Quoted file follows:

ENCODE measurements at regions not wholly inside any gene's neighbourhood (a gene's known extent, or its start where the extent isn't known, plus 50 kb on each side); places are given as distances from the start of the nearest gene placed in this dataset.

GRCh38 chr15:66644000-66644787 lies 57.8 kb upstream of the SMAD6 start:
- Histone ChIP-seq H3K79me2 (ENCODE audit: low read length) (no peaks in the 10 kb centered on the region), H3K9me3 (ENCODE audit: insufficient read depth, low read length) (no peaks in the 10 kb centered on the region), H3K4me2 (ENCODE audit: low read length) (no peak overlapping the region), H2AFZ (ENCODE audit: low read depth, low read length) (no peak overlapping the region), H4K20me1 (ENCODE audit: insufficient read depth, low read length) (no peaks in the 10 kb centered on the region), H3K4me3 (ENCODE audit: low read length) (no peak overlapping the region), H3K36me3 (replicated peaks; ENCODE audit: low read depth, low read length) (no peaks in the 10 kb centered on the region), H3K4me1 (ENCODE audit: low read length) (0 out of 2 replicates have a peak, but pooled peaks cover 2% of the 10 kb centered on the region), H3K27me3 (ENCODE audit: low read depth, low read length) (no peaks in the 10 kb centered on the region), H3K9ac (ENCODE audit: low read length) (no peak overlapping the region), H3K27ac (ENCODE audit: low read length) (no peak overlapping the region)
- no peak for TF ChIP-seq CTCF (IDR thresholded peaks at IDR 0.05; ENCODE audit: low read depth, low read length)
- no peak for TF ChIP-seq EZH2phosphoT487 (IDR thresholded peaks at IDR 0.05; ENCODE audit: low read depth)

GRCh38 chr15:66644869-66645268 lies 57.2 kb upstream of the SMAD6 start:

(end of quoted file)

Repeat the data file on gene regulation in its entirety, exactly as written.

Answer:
ENCODE measurements at regions not wholly inside any gene's neighbourhood (a gene's known extent, or its start where the extent isn't known, plus 50 kb on each side); places are given as distances from the start of the nearest gene placed in this dataset.

GRCh38 chr15:66644000-66644787 lies 57.8 kb upstream of the SMAD6 start:
- Histone ChIP-seq H3K79me2 (ENCODE audit: low read length) (no peaks in the 10 kb centered on the region), H3K9me3 (ENCODE audit: insufficient read depth, low read length) (no peaks in the 10 kb centered on the region), H3K4me2 (ENCODE audit: low read length) (no peak overlapping the region), H2AFZ (ENCODE audit: low read depth, low read length) (no peak overlapping the region), H4K20me1 (ENCODE audit: insufficient read depth, low read length) (no peaks in the 10 kb centered on the region), H3K4me3 (ENCODE audit: low read length) (no peak overlapping the region), H3K36me3 (replicated peaks; ENCODE audit: low read depth, low read length) (no peaks in the 10 kb centered on the region), H3K4me1 (ENCODE audit: low read length) (0 out of 2 replicates have a peak, but pooled peaks cover 2% of the 10 kb centered on the region), H3K27me3 (ENCODE audit: low read depth, low read length) (no peaks in the 10 kb centered on the region), H3K9ac (ENCODE audit: low read length) (no peak overlapping the region), H3K27ac (ENCODE audit: low read length) (no peak overlapping the region)
- no peak for TF ChIP-seq CTCF (IDR thresholded peaks at IDR 0.05; ENCODE audit: low read depth, low read length)
- no peak for TF ChIP-seq EZH2phosphoT487 (IDR thresholded peaks at IDR 0.05; ENCODE audit: low read depth)

GRCh38 chr15:66644869-66645268 lies 57.2 kb upstream of the SMAD6 start: